The mas­ter­class

Wanderlust Travel Magazine (UK) - - Contents -

Rid­ing the rails is easy, but plan­ning a train ad­ven­ture can be tricky. Our handy guide sim­pli­fies matters...

Hop­ping on your first rail ad­ven­ture can be thrilling, with epic land­scapes viewed from your cabin and the abil­ity to pit stop in cap­ti­vat­ing places along the way. That’s the sim­ple part, but how do you go about plan­ning it all? And can you save money by look­ing in the right places? Read on…

Where do I start?

Where ex­actly to be­gin is a prob­lem most would-be rail trip­pers have. “The first thing you need to con­sider is what type of jour­ney is right for you,” says Matthew Lu­cas of train­trav­el­ex­pert.com. “No two jour­neys are alike – the beauty of the Glacier Ex­press in Switzer­land pro­vides a dif­fer­ent ex­pe­ri­ence to spend­ing long days on the Trans-siberian rail­way, as Europe melts into Asia.”

Work­ing out your bud­get and time­frame, how­ever, can help nar­row down your op­tions sig­nif­i­cantly, says Mark Smith of The Man in Seat 61 web­site (seat61.com): “You can also start plan­ning at any time, there’s no need to book years ahead. Most trains only open for book­ings 90 days be­fore travel al­though some, such as the Eurostar, open up to 180 days ahead.”

Plus, in this dig­i­tal age, train travel is fi­nally catch­ing up with flights and ho­tels, and now you can book seats for most rail jour­neys across the world with a sim­ple press of a but­ton. That in it­self of­fers you flex­i­bil­ity as to when you book – you could seal your seat as soon as they’re made avail­able, right up to (in the­ory) the day the train de­parts, with­out hav­ing to queue for hours at the ticket of­fice.

If you’re still un­sure where and for how long you’ll be away, then a rail pass is the best op­tion for you. It lets you move about flex­i­bly dur­ing any pe­riod of time. The In­ter­rail Pass (in­ter­rail.eu) is the best known in Europe, but many oth­ers ex­ist world­wide.

How can I save money?

If you look in the right places, there are plenty of ways to penny-pinch when book­ing a rail ad­ven­ture. Rail passes may be a fluid way to travel but they’re of­ten not the cheap­est.

“If you can com­mit in ad­vance to spe­cific dates, look for bud­get train fares booked di­rectly through the rel­e­vant op­er­a­tor,” says Mark. “They’re ex­actly like bud­get flights, but for trains.” These low-cost al­ter­na­tives can also of­ten be found trac­ing the same routes as their lux­ury peers, mean­ing you get the same eye-pop­ping views for prac­ti­cally a snip of the price.

Shop­ping around can be key. There is no one web­site that sells ev­ery route at the cheap­est price, so it’s best to start with the di­rect op­er­a­tor be­fore mov­ing on to any third-party ticket providers (to avoid any ex­tra book­ing fees). Bear in mind, too, that seats are go­ing to be more ex­pen­sive at times when there’s more de­mand, as well as far like­lier to sell out.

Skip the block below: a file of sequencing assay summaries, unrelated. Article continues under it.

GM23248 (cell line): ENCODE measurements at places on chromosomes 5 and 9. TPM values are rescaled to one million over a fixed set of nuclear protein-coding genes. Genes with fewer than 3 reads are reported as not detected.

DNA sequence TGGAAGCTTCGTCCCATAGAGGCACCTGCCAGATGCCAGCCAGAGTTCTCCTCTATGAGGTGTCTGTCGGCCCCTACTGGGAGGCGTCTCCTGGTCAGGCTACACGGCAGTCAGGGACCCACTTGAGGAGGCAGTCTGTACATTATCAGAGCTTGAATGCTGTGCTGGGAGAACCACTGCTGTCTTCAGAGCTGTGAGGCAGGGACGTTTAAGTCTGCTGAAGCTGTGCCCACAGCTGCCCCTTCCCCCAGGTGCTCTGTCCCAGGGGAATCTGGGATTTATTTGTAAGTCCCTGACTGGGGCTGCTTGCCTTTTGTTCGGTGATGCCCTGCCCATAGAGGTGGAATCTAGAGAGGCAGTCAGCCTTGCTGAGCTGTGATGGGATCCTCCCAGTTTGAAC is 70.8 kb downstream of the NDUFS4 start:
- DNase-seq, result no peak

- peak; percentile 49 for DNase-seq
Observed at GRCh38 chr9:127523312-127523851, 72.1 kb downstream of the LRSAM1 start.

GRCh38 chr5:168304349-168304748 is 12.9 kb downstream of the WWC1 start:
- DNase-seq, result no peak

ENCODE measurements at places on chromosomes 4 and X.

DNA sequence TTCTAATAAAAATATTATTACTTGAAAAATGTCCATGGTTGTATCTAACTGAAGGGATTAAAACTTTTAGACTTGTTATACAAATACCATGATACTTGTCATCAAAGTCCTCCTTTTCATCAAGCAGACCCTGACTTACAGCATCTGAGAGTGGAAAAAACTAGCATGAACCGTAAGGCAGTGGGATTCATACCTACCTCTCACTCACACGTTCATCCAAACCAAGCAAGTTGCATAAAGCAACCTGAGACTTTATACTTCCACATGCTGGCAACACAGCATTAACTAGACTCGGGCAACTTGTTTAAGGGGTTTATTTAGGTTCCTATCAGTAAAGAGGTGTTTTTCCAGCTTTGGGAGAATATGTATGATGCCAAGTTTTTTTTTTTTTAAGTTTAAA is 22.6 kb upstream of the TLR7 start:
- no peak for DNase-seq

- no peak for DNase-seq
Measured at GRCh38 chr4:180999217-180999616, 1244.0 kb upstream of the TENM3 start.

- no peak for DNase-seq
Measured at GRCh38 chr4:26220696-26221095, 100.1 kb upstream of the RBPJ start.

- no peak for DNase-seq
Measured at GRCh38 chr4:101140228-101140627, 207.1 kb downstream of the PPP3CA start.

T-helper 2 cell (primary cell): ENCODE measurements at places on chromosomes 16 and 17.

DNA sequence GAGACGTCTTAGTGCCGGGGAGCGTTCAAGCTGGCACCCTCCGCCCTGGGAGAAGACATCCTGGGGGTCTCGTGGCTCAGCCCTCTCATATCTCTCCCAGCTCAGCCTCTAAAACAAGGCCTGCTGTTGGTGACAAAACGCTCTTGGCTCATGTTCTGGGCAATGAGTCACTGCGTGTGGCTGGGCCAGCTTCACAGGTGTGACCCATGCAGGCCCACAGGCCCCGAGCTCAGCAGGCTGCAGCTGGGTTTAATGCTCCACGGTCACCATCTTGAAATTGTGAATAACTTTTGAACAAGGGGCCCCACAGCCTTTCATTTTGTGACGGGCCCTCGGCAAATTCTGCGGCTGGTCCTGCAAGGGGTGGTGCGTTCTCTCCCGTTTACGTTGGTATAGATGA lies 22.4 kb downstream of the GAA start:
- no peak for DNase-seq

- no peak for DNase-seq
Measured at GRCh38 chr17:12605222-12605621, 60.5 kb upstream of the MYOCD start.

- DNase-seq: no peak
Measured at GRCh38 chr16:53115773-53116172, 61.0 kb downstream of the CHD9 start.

“Plan in ad­vance if you’re book­ing at times dur­ing fes­ti­vals or big cel­e­bra­tions, such as Chi­nese New Year,” adds Matthew. Get­ting in early and go­ing off-sea­son helps, too, says Mark: “Mid­day on a Wed­nes­day in Fe­bru­ary is of­ten cheaper than a Fri­day night in June.”

Con­sider night trains as part of your itin­er­ary as well. On face value they might be pricier, but they’ll save the cost of a ho­tel room and of­ten have food in­cluded.

Bear in mind...

“The book­ing process isn’t as smooth as it is for air­lines and ho­tels,” ex­plains Matthew. “Dif­fer­ent coun­tries have very dif­fer­ent sys­tems – most trains in the US, Europe and Australia can be e-tick­eted, while in China and Ja­pan you’re re­quired to have a paper ver­sion.” Of­ten, the op­er­a­tors that need a phys­i­cal ticket won’t mail them in­ter­na­tion­ally to you, so that throws up a headache. Get­ting them de­liv­ered to a ho­tel you’re stay­ing at or pick­ing them up at the ticket of­fice can sort that. Don’t worry if one web­site (or even a few) aren’t showing a route or train you’ve had your eye on. “Train book­ing sys­tems are of­ten very re­gion­alised,” adds Matthew. “If you’re trav­el­ling across re­gions, you’ll need to re­search and book across two – or more – dif­fer­ent web­sites.” Plus, if you are trav­el­ling long dis­tances or overnight, do your re­search first. Don’t as­sume your train will have a din­ing car (or even a food trol­ley) or a shower. Also, be aware that book­ing a sin­gle spot in a multi-berth cabin means you will be shar­ing with strangers; if you want one to your­self, you will have to pay a sup­ple­ment.

Pre­pare for the worst

No jour­ney is guar­an­teed to go smoothly: “Make sure you have travel in­surance to cover you for any de­lays,” says Mark.

If you get stuck or de­layed at any sta­tions – es­pe­cially if they’re re­mote – arm your­self with a phrase­book or Google Trans­late to quickly as­sess the sit­u­a­tion. Buy­ing a lo­cal SIM card or hav­ing a data roam­ing pack­age on your phone can al­low you to quickly look at timeta­bles or po­ten­tial rerout­ing op­tions.

“But if you are truly stuck some­where, a good book, a corkscrew and a bot­tle of wine will help to ease the pain,” adds Mark.

Whether there’s hic­cups (wine in­duced or oth­er­wise) or not, there’s no deny­ing that rail trips are unique. “No form of travel pro­vides the con­nec­tions with peo­ple and cul­tures that you make on the rails,” says Matthew. He’s right. Once the plan­ning is out of the way, all that’s left to do is en­joy the ride.

‘Con­sider night trains as a handy part of your itin­er­ary. On face value they might be pricier, but they’ll save the cost of a ho­tel room and of­ten have food in­cluded’

The rail thing Switzer­land’s Glacier Ex­press rat­tles over the Land­wasser viaduct – one of the great jour­neys in Euro­pean rail travel; ( right) hold­ing tick­ets for a Rus­sian rail ad­ven­ture

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